Category Archives: Traveler’s Tales

life, the universe, and everything

Being the geek that I am, I’ve been anticipating tomorrow for quite some time.  It’s not only Towel Day, but it’s my Towel Day–I’ll be turning 42, which means that it is destined to be the perfect birthday.

Except, of course, it is not.  I’m not wandering in Italy this year, I’m not hosting an inspiring fundraiser, and I’m not throwing a party for friends.  In fact, I haven’t been feeling well at all lately due to this.


At the same time, I’ve never felt more at peace with my life than I do now.  I’m not railing against a rigid religion, or feeling friction from a failing relationship, or worrying about what lies ahead.


My days are filled with many pleasures: a satisfying job, many books to read, much time on the ocean, a happy home-life, and friends who like to talk long into the summer evenings.  If I could sum things up in just a few words, it would be that I am satisfied.  Satisfied with who I am and all that’s happening in my life.  In fact, that’s the primary reason I haven’t been blogging much anymore–I don’t have angst and worries and unfinished business.  I’m recording many of my simple pleasures on instagram, but find little in my everyday life that warrants blog discussion.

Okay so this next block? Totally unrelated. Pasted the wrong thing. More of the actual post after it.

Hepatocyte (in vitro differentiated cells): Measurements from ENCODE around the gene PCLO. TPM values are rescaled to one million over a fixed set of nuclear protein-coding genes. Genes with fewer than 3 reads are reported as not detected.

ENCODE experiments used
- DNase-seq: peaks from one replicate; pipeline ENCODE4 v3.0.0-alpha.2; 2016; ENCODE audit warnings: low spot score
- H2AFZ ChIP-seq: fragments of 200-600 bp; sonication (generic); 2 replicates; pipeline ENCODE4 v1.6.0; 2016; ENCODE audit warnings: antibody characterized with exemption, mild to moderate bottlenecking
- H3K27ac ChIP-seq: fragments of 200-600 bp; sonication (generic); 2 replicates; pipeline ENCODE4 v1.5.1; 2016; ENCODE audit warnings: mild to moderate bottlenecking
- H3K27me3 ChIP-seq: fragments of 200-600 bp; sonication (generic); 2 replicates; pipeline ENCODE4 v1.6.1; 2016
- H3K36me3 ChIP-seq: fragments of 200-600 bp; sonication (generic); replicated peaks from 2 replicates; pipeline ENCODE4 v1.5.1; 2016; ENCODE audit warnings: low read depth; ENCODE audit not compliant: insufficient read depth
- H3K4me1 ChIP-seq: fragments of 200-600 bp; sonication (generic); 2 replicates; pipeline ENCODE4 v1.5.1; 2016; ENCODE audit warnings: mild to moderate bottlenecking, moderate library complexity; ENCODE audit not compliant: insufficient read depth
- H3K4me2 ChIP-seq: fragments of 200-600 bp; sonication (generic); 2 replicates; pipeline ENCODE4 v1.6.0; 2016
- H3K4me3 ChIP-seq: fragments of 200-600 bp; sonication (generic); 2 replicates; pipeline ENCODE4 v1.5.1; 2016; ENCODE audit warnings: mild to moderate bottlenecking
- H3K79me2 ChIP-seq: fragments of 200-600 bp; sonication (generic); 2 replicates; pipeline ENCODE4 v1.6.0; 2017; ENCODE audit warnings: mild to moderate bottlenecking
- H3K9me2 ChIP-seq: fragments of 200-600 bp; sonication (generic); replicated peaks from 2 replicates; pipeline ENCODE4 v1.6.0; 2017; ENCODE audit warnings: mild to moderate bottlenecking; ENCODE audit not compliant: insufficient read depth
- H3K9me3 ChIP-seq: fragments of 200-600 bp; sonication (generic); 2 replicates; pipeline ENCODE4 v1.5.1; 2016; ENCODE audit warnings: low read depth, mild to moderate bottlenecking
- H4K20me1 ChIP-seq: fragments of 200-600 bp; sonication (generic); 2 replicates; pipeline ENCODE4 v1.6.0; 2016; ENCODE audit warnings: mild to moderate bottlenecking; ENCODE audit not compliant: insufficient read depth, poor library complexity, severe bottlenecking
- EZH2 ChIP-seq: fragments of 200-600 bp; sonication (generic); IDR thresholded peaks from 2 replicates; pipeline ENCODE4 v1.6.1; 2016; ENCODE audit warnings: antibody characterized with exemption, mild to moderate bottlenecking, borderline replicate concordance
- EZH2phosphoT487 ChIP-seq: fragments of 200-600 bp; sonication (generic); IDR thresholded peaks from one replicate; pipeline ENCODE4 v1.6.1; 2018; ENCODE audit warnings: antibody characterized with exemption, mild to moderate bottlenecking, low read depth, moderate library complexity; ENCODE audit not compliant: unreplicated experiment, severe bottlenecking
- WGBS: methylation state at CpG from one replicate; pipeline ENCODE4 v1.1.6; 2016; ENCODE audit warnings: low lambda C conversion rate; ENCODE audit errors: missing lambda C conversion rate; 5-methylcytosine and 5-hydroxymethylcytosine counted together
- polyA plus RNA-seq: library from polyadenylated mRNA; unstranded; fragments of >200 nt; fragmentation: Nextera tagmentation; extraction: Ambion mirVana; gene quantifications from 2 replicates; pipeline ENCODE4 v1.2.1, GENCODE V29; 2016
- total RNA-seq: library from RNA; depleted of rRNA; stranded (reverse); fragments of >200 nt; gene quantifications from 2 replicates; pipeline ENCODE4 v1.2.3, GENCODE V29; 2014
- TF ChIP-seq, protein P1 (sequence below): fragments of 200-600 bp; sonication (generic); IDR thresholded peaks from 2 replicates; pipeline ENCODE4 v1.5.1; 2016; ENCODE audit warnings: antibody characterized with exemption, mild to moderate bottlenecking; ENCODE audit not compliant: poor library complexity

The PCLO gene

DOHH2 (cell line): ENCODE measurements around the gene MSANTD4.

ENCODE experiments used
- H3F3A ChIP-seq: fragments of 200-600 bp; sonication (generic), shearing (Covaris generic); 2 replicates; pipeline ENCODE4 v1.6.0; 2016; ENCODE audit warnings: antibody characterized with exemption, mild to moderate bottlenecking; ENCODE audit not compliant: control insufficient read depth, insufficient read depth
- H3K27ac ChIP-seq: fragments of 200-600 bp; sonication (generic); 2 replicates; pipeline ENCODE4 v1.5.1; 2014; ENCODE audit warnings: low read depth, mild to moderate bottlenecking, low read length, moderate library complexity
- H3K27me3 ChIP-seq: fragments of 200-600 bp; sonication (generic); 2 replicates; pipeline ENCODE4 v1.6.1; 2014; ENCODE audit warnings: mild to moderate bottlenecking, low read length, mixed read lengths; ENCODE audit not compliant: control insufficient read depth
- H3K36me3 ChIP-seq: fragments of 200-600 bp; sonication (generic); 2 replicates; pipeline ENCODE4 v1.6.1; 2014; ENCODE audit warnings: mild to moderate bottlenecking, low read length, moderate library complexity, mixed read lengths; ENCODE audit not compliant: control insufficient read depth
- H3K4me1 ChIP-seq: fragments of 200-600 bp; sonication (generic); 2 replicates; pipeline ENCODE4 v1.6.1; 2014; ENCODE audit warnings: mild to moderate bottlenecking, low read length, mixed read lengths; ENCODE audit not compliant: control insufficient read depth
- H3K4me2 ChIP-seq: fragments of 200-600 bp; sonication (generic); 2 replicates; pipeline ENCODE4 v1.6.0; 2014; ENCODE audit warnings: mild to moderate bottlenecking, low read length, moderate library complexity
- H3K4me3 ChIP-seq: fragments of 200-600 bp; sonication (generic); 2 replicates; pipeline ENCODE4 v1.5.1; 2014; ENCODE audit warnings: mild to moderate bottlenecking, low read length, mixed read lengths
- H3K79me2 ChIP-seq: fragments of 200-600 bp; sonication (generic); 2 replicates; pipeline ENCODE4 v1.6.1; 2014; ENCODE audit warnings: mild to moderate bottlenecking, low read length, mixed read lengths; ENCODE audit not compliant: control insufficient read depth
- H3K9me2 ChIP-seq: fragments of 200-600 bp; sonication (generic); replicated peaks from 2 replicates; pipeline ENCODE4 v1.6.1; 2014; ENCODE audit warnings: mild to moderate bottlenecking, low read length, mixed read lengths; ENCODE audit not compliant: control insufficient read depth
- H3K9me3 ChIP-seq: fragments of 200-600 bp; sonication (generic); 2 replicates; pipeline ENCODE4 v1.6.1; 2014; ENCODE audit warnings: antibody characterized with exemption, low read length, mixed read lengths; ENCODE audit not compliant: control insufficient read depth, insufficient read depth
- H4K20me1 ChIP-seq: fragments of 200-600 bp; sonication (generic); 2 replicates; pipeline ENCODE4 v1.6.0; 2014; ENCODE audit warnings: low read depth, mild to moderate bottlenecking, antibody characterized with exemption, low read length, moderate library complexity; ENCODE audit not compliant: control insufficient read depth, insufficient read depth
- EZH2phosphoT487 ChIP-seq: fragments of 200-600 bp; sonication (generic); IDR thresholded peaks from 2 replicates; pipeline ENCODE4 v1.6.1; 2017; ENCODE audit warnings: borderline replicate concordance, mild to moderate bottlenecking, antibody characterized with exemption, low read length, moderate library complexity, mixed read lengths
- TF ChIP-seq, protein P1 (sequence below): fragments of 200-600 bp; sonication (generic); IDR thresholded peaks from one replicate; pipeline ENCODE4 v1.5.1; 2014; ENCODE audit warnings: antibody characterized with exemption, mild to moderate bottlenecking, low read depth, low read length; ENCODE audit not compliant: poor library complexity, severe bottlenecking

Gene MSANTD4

I have enough.  I am enough…

I suspect that, for me, that’s why 42 is The Answer to “life, the universe, and everything.”  So many things just aren’t necessary on our travels when we know where our towel is.  The rest just seems to work out one way or another.  Or, perhaps we learn that whatever does happen is answer enough.

Traveler’s Tales: “Divorced with two children”

Another post in the series of Traveler’s Tales

A Guest Post by Jeanne

When my sons were small, I used to tell people I was divorced with two children. Full stop. End of story.

Of course, people who knew us wondered how I got one Asian child and one pale-skinned red head with only one husband. When I mentioned that Older Son was adopted, that usually satisfied their curiosity.

But then if I happened to mention my years in Japan, and the fact that my ex-husband was Japanese, the cat was usually well out of the bag, and many people would ask me directly at this point … and I didn’t blame them.

Our family story is complicated, but perhaps not much more than most: I married a Japanese man when I was studying in Hawaii (an M.A. in Japanese language from the U of Hawaii). After a few years in Berkeley to get a second master’s in journalism, my husband and I went to Japan, where we adopted the boy I call Older Son. He is now 26 and well on his way to success in all aspects of his life. (Note my maternal pride.)

Fast forward five years, to a divorce (my idea) and my return to the states with Older Son in tow. We settled in Chico, CA, for a year, where I taught journalism and public speaking and Older Son attended a daycare where–for most of his time there–he was the only child who wasn’t white. There were scarcely any kids who weren’t BLOND. I knew this wasn’t going to work for us long-term.